The Las Vegas Valley industrial market continued to weaken as pricing declined among an increase in vacancies. The vacancy rate edged upward to 16.9 percent as 417,700 square feet of negative net absorption was reported during the quarter. For comparison purposes, the vacancy rate is up 0.4 percentage points from the previous quarter (Q3 2010) and up 2.4 percent points from the same period a year ago (Q4 2009). During 2010, the market reported total additions of 350,900 square feet, the lowest total since we began tracking the data in the early 1990s, while negative absorption totaled 2.2 million square feet in the calendar year.
The latest period reflects a new high in the vacancy rate, which has increased for 17 consecutive quarters. During this period, nearly 14.6 million square feet of industrial space has been added to the market. As only 22,000 square feet remain actively under construction and an additional 120,000 square feet planned for future development, the market is positioned to absorb second-generation space when demand turns positive.
Pricing in the industrial sector continued to decline, reporting an average asking rent of $0.56 per square foot per month during the fourth quarter of 2010. This is the second consecutive quarter in which pricing fell a modest one cent per square foot. Compared to a year ago, pricing remains down 11.1 percent, from $0.63 per square foot per month.
On a national level, indications of expanding economic activity in the manufacturing sector have been present for more than a year according to the Institute for Supply Management. With national improvements in the manufacturing sector on the horizon, the Las Vegas industrial market may follow suit, but timing will lag due to the current state of the construction and hospitality sectors. The oversupply of manufacturing space on the market at deeply discounted prices provides Southern Nevada the opportunity to persuade out-of-state businesses to consider Las Vegas as a viable alternative.
Has the tide turned? After 5 consecutive quarters of negative net absorption, we have finally turned positive. The number of expansions and new move ins outweighed the closures resulting in positive fourth quarter net absorption of 350,239 square feet. This in turn led to the vacancy rate dropping from 15.73% at the beginning of the third quarter to a current rate of 15.1%. Although vacancy remains high, we are encouraged by increased market activity as we enter 2011.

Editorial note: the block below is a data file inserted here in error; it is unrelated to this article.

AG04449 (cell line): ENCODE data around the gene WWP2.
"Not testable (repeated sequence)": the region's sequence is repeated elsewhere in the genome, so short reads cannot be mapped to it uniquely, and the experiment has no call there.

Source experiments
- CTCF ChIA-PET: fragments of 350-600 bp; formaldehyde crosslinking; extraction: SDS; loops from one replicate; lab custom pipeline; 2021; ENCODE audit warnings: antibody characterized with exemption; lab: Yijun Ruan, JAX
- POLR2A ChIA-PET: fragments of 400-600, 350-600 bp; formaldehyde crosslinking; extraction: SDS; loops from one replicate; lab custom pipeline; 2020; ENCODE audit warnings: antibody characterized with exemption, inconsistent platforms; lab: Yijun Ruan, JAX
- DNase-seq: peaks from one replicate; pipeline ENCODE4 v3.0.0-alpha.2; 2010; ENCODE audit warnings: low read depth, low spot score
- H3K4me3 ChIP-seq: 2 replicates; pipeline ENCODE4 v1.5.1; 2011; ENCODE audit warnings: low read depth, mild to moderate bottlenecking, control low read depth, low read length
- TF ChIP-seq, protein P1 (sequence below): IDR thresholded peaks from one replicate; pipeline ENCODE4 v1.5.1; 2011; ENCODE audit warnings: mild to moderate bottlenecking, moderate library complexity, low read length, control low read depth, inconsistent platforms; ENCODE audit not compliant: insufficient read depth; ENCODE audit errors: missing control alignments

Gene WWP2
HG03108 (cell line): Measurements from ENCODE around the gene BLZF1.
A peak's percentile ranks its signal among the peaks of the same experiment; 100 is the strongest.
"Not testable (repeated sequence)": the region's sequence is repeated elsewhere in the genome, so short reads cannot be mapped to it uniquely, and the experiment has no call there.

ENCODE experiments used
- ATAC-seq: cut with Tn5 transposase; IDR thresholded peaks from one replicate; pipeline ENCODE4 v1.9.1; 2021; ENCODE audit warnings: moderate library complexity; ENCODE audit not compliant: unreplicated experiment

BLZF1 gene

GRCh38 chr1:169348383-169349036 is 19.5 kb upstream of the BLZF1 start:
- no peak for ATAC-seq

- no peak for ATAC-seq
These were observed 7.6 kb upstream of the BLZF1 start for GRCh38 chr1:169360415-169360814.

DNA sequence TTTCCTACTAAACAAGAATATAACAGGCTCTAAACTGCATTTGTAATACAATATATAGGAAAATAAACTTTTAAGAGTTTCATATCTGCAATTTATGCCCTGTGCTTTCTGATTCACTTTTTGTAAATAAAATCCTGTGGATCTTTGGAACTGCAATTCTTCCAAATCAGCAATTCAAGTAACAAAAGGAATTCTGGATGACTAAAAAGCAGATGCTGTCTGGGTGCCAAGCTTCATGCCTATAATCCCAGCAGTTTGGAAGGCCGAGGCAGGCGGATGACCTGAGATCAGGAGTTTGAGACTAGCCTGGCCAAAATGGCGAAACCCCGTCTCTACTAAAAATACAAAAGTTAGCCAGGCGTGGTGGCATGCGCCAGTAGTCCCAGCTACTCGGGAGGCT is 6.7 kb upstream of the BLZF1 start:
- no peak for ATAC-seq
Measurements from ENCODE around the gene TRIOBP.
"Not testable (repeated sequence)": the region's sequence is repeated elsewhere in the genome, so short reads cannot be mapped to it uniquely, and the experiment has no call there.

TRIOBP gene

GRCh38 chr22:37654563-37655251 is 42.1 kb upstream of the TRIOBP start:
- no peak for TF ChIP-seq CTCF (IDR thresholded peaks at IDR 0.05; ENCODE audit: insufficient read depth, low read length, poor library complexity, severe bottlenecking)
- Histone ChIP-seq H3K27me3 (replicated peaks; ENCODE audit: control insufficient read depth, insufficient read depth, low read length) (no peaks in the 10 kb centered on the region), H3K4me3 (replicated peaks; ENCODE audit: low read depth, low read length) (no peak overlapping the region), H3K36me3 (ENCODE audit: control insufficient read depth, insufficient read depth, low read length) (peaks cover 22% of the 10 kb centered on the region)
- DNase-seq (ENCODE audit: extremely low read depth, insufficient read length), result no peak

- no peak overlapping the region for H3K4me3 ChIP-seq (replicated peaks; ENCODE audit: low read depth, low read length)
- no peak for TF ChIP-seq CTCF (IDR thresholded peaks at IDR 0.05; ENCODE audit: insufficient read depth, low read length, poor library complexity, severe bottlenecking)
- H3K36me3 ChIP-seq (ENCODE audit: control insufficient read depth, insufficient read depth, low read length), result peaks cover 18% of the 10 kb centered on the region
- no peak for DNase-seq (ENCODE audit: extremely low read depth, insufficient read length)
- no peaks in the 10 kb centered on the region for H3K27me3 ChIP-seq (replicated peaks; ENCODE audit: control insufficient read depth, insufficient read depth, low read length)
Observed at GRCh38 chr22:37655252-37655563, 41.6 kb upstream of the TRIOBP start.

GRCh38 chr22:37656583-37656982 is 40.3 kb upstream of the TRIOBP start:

There were 43 deals completed in the fourth quarter totaling 795,630 square feet of gross absorption. Notable transactions for the quarter included leases by Benco Dental (100,000 sf), Swanson Health (52,500 sf), Velux (50,900 sf) and SK Foods (40,000 sf) as well as a purchase by Ranshu of 45,600 sf.
Although conditions are looking more favorable, building owners are continuing to be aggressive with low rental rates and sale prices to fill buildings. The market will need to experience a few quarters of declining vacancy before landlords firm up rents. The median asking rents for large bulk distribution space was $0.29 per square foot, while median asking rents for smaller flex and R&D space was $0.50 per square foot. Effective rates are negotiated 10% to 25% below asking rates.
Construction in 2010 was a paltry 104,558 square feet, comprised of five build-to-suit projects. There were no speculative industrial buildings constructed in 2010. As we head into 2011 with high vacancy and low rents, there is nothing planned and little justification or hope for a speculative project to be built this year. Currently, there is one build-to-suit of 90,000 square feet under construction in the Tahoe Reno Industrial Center for Schluter Systems. We anticipate a few more build-to-suit announcements as the year progresses.
Over the past two years, most landlords have felt like Mohammad Ali playing rope-a-dope. The long awaited drop in vacancy is the first sign that the abuse from tenants could be slowing. It is certainly not time to get aggressive but if you are a landlord, there is now a sign of hope. Some landlords have had enough and will fall. If the tide has turned, we hope most landlords stay in the fight as we gradually head towards a balanced market.
Southern Nevada Analysis and statistics compiled by Applied Analysis, Northern Nevada Analysis and statistics compiled by Colliers International Reno